Set up as a result of a background in the catering business and a love of the Basque country, Donostia Social Club is the baby of Paul Belcher, and is a fab little street food van and events catering business, with a a more permanent site at Pop Brixton.
I absolutely love a river view, or any view really, and enjoying one combined with a decent meal it’s a very lovely way to spend an evening. Northbank is a stone’s throw from St Paul’s and does both view and food in style.
Continue reading Northbank: St Paul’s
Reservations only? No queuing round the block in the rain for a soggy £14 lobster roll? Yes please. Old Tom & English in Soho’s Wardour Street is the brainchild of brother and sister team Costas and Maria Constantinou (of the Arts Theatre Club), who have opened their latest project to focus on ‘unpretentious British food and vintage cocktails’. I’m not sure how unpretentious it is to enter via ringing a doorbell, but so what, it’s fun.
The name references the 18th century British ‘Old Tom’ gin recipe, as well as being a nod to Soho’s colourful history – apparently ‘Tom’ is a bygone term for a prostitute, for whom all the little nooks and crannies are named. We were shown to a little area called Cora, who I’m sure was a lovely lady. The décor is 60s but sumptuous and expensive, and makes you feel like perhaps Don Draper or James Bond might just be relaxing around the corner…?
Dinner comes in the form of several tapas-style dishes that are meant for sharing, although you probably won’t want to. The food is elevated to something special by the little touches that accompany each dish. Our confit smoked guinea fowl was so smoky, with such rich, gamey meat that nothing would have complimented it more than the anchovy butter it came with.
Crispy braised pig’s cheeks were sitting on a tart apple and fennel sauce, and the tiny cubes of goat’s cheese sprinkled over the scallops and courgette puree brought an unexpected sharp element that added a point of difference from your usual scallop combination, if you tend to go for that sort of thing. Triple cooked chips, almost universally a pleasure, were even more delightful dunked in the little bowl of mustard mayo. Battered seabass, and eggs and mushrooms on toast all excellent also.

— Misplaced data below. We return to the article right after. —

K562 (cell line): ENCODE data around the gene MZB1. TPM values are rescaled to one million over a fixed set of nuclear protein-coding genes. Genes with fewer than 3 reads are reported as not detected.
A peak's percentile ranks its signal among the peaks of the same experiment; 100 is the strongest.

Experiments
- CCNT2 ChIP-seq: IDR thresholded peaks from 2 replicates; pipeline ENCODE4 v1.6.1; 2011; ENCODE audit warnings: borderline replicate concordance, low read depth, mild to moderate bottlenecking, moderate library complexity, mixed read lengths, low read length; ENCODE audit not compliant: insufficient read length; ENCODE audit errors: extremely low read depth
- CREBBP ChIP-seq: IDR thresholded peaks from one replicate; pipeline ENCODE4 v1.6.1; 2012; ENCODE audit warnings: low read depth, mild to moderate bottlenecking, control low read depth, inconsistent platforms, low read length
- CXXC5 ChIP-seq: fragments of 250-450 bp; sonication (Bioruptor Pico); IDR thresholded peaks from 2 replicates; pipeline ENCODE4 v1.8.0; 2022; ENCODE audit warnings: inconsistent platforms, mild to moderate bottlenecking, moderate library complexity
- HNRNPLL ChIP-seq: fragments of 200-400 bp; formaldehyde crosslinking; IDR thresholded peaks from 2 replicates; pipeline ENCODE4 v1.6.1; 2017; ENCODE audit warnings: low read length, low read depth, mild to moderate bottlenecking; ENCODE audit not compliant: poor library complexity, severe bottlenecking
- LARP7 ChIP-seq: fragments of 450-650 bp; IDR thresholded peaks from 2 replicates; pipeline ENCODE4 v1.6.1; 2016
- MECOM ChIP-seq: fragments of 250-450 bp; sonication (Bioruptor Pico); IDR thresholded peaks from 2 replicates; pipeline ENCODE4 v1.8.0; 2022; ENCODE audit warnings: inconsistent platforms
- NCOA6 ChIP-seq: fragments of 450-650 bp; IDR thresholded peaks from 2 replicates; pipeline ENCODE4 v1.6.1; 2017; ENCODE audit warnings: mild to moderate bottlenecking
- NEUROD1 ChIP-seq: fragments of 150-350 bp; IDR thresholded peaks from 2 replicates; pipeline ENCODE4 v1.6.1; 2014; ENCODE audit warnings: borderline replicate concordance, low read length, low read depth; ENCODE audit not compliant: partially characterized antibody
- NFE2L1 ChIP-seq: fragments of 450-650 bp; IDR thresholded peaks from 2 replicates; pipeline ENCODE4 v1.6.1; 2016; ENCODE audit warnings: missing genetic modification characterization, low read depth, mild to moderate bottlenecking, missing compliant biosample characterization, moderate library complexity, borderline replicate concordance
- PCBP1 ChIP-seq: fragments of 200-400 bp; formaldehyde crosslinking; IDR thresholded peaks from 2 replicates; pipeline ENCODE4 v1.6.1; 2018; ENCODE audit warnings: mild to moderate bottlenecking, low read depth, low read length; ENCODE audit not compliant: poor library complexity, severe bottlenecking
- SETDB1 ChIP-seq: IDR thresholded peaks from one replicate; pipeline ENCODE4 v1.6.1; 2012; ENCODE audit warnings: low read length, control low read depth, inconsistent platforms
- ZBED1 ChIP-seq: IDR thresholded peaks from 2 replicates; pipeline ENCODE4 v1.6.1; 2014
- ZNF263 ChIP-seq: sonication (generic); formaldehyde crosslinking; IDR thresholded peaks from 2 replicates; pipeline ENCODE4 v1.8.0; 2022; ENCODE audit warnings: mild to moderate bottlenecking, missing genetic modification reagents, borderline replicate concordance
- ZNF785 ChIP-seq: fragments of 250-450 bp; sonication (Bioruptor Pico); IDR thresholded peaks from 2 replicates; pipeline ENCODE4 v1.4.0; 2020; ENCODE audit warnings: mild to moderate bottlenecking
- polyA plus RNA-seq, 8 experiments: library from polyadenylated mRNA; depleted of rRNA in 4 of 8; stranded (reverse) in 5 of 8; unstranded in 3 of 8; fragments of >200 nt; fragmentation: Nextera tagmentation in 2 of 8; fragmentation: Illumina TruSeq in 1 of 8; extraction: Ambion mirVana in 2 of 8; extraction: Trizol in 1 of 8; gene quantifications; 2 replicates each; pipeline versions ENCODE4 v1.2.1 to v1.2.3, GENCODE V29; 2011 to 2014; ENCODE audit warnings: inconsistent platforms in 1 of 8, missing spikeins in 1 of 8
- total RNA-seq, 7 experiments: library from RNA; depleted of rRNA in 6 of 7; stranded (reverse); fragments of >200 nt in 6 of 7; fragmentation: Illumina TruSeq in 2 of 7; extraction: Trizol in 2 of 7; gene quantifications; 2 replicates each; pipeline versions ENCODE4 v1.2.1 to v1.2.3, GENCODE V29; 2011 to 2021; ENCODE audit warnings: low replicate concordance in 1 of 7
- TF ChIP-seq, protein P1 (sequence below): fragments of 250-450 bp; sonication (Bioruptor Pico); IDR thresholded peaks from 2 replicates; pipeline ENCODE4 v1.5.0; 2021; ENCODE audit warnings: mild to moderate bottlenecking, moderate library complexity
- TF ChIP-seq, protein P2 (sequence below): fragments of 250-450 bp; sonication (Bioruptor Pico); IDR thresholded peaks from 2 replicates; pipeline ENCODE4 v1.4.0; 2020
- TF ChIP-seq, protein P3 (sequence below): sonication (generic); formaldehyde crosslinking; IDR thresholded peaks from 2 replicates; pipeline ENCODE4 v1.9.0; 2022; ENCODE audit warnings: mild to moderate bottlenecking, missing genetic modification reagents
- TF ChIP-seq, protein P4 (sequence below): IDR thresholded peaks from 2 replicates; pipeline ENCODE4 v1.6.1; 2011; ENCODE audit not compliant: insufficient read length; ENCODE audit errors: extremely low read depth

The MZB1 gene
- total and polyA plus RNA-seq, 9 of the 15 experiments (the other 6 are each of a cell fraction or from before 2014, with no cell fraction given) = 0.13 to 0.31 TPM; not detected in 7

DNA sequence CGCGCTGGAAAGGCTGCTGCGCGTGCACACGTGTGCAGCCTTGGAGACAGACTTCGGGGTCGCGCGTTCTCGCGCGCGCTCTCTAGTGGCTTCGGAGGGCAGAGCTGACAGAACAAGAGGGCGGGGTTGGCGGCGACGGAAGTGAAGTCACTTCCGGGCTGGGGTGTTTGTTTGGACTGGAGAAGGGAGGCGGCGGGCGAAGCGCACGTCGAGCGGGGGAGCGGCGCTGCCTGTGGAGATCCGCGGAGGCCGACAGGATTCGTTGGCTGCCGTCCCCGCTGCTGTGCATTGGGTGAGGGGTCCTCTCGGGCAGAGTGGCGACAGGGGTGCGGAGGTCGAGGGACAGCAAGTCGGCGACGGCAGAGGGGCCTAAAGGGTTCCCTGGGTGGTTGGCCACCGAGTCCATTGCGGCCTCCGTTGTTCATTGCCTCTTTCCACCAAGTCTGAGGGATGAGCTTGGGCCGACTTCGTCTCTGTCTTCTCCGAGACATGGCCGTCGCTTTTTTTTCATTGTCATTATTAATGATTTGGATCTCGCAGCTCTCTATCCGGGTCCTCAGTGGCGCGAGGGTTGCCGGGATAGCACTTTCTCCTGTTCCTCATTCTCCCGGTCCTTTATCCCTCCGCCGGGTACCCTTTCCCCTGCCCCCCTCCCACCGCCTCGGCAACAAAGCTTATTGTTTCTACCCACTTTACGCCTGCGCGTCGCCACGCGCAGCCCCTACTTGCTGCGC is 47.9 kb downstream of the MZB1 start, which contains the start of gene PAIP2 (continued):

Although not normally a dessert fiend, I dived in with unusual enthusiasm. Banana cake was light and not too banana-y, and whiskey cream made it feel extra naughty. Chocolate cake was rich and fudgy, and the hero for me.
The top-notch food, excellent service and luxurious furnishings makes the place feel expensive, and it’s a lovely spot to know about if you’re looking to impress, don’t want to queue or just fancy a bloody good dinner.
A version of this post first appeared on Foodepedia
*We were guests of Old Tom & English
Part of the reason for the existence of Feeding Franklin is so I have an outlet to bang on about lovely places I get to go to and also to share recipes and little things I’ve cooked (although this part is normally because I’m surprised it’s worked). I don’t like being too negative, partly due to first hand knowledge of how soul destroying it is as restaurant management to read a horrible blog post, so I dithered for a week about whether to post this. I decided that the hefty positives are so promising that it was worth a mention.
Murakami is a sushi and robata grill restaurant on St Martin’s Lane, on the old Jamie’s Wine Bar site. In addition to the above I have to emphasise that it has just finished its soft launch (as of yesterday) so teething problems are to be expected – that’s what a soft launch and discount period are for – it was 50% off food until 5th January.